Ambedkar then is an anchor in Dalit History. For we can associate all of the powerful leaders and movements that converged in the opportunity of his leadership and all the movements and leaders that have been transformed after his intervention in the destiny of our nation.
It is in this spirit that on Ambedkar Jayanti I want to share with the Crunk Feminist family some short excerpts of Dalit women who talk about why Dalit History is significant.
“I feel the creation of the Indian constitution is one of the significant events in the Dalit history. It is the first legal document that has criminalized caste discrimination and untouchability .It is a matter of pride then to be part of that Dalit milestone for it is a reminder that Dalit history is a history of assertion. It is a revolution for equality and justice.” – Ashwini, Doctoral Fellow at JNU, New Delhi
“In the age of colonization of knowledge, if we, as Dalits, don’t write our own history, it will be distorted or erased by others. When I started writing this, I could place all my family stories in a context, How my grandmother was inspired to be the first educated woman in the whole village. How my grandfather loved Ambedkar and taught himself to read just so he could read his works.”
Our people have to rise up then in action to write away the disgusting appropriation. In the advent of Buddhism, and the fierce and merciless way in which Brahminism sought to suppress it in the subcontinent, we have over centuries a testament to the fact that an egalitarian parallel spiritual space existed for Dalits that dreamed of a better world. And this space mobilized our people and gave us dignity and in doing so threatened the Savarna hegemony.” – Dr. Vee Karunakaran Dalit History Month Collective, Boston
“Indian school curriculum only focuses teaching about Gandhi, Nehru, queen Laxmibai, hindu gods and festivals. It is difficult to associate with the history classes that focused solely on the history of the oppressors written by the oppressors for the oppressors, especially when you know that you are the oppressed.”- Sanghapali Aruna, Doctoral Fellow at JNU, New Delhi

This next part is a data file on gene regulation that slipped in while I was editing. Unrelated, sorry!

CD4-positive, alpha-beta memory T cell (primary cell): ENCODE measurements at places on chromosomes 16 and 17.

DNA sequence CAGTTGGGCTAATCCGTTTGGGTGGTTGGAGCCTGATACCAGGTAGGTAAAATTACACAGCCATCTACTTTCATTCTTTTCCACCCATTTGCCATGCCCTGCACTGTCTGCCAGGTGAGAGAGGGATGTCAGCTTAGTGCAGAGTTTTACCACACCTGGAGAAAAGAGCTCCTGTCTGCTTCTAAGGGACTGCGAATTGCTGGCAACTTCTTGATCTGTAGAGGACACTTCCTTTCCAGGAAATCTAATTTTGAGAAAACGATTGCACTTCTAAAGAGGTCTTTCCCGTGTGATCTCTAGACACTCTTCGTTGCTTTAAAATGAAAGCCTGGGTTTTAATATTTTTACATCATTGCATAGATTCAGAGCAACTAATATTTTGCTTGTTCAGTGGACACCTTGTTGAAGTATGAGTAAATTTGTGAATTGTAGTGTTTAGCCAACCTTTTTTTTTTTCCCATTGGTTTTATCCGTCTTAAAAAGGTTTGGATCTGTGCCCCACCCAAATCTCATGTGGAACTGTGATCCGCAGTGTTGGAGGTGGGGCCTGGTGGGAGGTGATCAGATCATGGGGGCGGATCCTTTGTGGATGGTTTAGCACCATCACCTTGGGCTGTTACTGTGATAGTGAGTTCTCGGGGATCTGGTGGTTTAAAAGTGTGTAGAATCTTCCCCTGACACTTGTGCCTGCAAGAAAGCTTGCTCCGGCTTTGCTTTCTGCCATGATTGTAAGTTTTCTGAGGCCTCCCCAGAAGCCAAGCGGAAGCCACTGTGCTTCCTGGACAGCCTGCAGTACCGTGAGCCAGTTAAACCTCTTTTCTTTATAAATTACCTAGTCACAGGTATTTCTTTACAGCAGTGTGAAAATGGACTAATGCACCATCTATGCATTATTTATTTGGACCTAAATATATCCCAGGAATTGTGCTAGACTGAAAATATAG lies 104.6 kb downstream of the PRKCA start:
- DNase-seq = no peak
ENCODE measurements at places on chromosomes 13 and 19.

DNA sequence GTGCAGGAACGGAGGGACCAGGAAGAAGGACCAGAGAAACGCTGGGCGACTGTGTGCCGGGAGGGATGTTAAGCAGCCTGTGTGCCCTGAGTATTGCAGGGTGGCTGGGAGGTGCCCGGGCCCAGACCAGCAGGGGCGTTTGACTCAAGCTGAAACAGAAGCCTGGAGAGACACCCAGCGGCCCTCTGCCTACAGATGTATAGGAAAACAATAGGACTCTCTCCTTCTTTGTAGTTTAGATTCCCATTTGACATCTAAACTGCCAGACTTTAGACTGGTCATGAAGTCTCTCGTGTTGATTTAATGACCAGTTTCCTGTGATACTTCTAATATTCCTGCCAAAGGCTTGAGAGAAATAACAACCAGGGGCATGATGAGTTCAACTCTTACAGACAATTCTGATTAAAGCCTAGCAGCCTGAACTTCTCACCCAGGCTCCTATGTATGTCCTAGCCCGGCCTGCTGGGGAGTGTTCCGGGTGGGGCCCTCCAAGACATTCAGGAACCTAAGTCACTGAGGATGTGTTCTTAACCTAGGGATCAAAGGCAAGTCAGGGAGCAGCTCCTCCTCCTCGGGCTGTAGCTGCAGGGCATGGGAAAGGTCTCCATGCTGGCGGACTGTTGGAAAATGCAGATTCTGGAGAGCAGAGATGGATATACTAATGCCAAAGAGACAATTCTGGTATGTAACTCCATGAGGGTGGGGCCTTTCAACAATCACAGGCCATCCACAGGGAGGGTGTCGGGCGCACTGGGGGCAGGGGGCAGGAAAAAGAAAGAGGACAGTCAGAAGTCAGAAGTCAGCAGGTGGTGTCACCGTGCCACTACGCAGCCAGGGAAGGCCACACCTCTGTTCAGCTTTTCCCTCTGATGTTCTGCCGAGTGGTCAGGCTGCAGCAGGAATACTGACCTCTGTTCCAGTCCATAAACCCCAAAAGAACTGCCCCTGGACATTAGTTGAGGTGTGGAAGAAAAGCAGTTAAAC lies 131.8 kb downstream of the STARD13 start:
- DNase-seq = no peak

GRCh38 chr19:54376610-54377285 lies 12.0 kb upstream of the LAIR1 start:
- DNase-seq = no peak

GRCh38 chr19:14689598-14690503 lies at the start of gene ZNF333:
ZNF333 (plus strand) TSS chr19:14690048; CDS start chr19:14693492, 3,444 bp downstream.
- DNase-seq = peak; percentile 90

“What has been really powerful for me in this re-writing of Dalit history is the discovery of so many strong role models of Dalit women and men that I could aspire to become. Coming across the heinous crimes and atrocities committed against Dalits in this country for so many decades now, was also a very painful experience. But what was also very transforming was the realisation that the history we as Dalits have is not just one of victimhood and survival, but of relentless resistance and unshakeable resilience.” – Christina Dhanaraj, Dalit History Month Collective, Bangalore
“The systematic elision of the experiences of the marginalised through selective listening and selective deafness has left an impact of silencing of our voices and that of our elders, especially in conversations with the mainstream. We never had any space to celebrate our own success within ourselves and so “furthermore, the richness and uniqueness of our lives and their contributions to the lived realities of this world would be lost if we do not record them.
We need to tell our stories, write our histories and herstories, and leave footprints on the sands of time.”-Cynthia Stephen, an activist, independent writer and researcher
I invite all of you then to continue with us on our journey of self-knowing and self-determination. And in doing so remind everyone of the subversive power of dignity. As we say in our movement, Jai bhim. Jai Bhim meaning we salute you in the footsteps of our beloved Babasaheb and move forward in our caravan for freedom.